I certainly do love allotment life!

It’s July already!! I feel like I have been away for ages and need to introduce myself again.

It hasn’t actually been that long since my last blog post but it feels like forever. Sorry for the delay, my personal and uni life have taken over the last couple of weeks so although I have continued to share my journey in pictures, a blog update is certainly overdue!

I have so much to share I don’t know where to start!
With all the heavy rain we have had for the past week, No.27 is really taking on it’s own personality now, full of growth, greenery and flowers.
I certainly do love allotment life, from digging the first trench, sowing my first seeds, harvesting my first beetroot to defeating the weeds one by one. I always leave the plot whether its after 10 minutes or 3 hours with a sense of pride and accomplishment for what I have achieved. You really can get a lot done in 10 minutes if you put your mind to it by the way πŸ™‚

Amongst all the chaos that surrounds me at the moment, I promised myself 3 hours at the allotment Saturday morning and I couldn’t wait! It is hard work but such a great escape!
My aim was to trim the grass edges of the plot, tackle all the weeds, especially the flower beds and between the raspberry canes and maybe harvest a few goodies to take back for tea.
I can very happily say I achieved all those tasks; I think it’s just about setting a time limit and then cracking on.
The beds were looking tidier, the chillies and tomatoes fed and re-tied with string from the top of the out-house/greenhouse (they are as tall as me now) and the cosmos deadheaded.
I could now go round and check how everything was progressing in more detail, the first of my squash or pumpkin are starting to form and flower. I say ‘or’ because I planted a row of each but am not sure which row is which.
I thought I was going to lose my broad bean plants before any real growth began, but all of sudden beans are showing everywhere. Does anyone have any tips on how I can make the plants stronger? The slugs tried to have their way at the beginning but I still feel like I am missing something looking at other people’s crops.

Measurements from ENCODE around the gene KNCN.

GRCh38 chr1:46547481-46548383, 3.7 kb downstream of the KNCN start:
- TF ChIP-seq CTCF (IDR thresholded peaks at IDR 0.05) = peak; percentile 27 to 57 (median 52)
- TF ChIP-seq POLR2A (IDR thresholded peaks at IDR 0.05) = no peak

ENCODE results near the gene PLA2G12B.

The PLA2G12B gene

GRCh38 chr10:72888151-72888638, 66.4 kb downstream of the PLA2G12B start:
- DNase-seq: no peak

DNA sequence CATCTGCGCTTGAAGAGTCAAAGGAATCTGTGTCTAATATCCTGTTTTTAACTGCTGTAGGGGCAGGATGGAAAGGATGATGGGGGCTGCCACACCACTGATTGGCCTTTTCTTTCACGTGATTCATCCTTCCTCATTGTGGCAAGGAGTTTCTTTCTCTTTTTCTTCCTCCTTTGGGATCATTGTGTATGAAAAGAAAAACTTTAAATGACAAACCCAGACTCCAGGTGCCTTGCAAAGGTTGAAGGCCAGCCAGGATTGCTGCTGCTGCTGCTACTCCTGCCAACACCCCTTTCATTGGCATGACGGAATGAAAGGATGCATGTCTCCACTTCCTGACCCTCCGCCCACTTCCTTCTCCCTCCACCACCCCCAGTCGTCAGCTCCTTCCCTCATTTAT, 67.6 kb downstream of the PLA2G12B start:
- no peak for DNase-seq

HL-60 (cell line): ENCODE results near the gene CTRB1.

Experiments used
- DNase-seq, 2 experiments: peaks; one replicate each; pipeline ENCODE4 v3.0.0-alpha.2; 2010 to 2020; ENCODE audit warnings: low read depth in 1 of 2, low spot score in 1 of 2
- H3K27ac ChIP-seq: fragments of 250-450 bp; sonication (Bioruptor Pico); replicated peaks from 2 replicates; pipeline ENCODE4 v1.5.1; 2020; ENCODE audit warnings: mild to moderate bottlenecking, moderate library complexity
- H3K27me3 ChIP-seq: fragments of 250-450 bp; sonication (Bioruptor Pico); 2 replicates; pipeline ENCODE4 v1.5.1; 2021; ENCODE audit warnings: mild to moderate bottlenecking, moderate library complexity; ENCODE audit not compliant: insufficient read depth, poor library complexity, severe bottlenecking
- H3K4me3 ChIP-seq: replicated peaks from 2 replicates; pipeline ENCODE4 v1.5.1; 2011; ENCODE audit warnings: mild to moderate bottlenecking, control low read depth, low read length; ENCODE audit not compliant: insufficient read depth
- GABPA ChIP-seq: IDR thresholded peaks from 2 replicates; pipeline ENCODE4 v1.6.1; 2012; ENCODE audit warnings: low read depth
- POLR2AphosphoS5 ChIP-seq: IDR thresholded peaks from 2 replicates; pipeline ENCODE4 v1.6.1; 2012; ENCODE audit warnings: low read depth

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Now it was time to see what I had ready for harvesting; one row of ‘boltardy’ beetroot is nearly all ready, so I harvested four, huge beautiful purple beets. I hung them in the air thinking “I grew these myself from seed!”, so proud of myself. They looked delicious and I couldn’t wait to get them back and in the roasting tin.
“What else can I find?” I said to myself, so next I lifted another ‘Charlotte’ potato plant and dug deep to find as many as I could to join the beetroot for my tea.

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My three hours was up and it was time to head back, drop off my harvest at my parents for later and go to my old primary school fete. My sister now teaches at our old school and my niece is a pupil, so its a great excuse to go back, see how the school has changed and bump into old faces.Brings back great memories of the cross country and 800/ 1200m races won and the unbelievable amount of times I did hopscotch in the playground.

Here is a collection of more photos from the week, I could talk about each one of them endlessly for you but I don’t want you to leave before I finish so I won’t. Not today anyway!


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12 thoughts on “I certainly do love allotment life!

  1. Hi Annabelle.
    Nice to hear that things are progressing well at No 27 despite the wet weather.
    With ref to your broad beans. I always grow in a double row and then loosely tie a band of twine all around the perimeter of the plants at various heights. Tieing them to strong supports. It stops them blowing over. I can send you a pic if not clear.
    I noticed your sweetcorn in your pics. This year I have sown a low growing trefoil green manure in my sweetcorn plot to act as a weed suppressor and then when the sweetcorn plants are removed at the end of the season I will dig the nitrogen fixing trefoil into the plot. I will let you know how it gets on?
    Best wishes.

    Liked by 1 person

    1. Hi Steve, yes the weather isn’t holding me back too much yet, just need more time at the moment.
      Thank you for the broad bean tips, I have seen a few people do this so I might try two rows next year.
      Yes, definitely let me know how you get on with the trefoil green manure! I was thinking of sowing some over winter.

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  2. My strongest broad beans are usually those that have over wintered, Aquadulcia Claudia sown in November. Spring sown broad beans are more likely to be attacked by blackly before producing lots of beans, just because they fruit in black fly season whereas Autumn sown ones fruit earlier. Another advantage of Autumn sown ones is that you can clear them in June/July (when French beans and peas are usually starting to produce a lot) and grow something else in that space – I’ve planted winter brassicas where mine were.

    I grow them in a block so they support each other.

    Liked by 1 person

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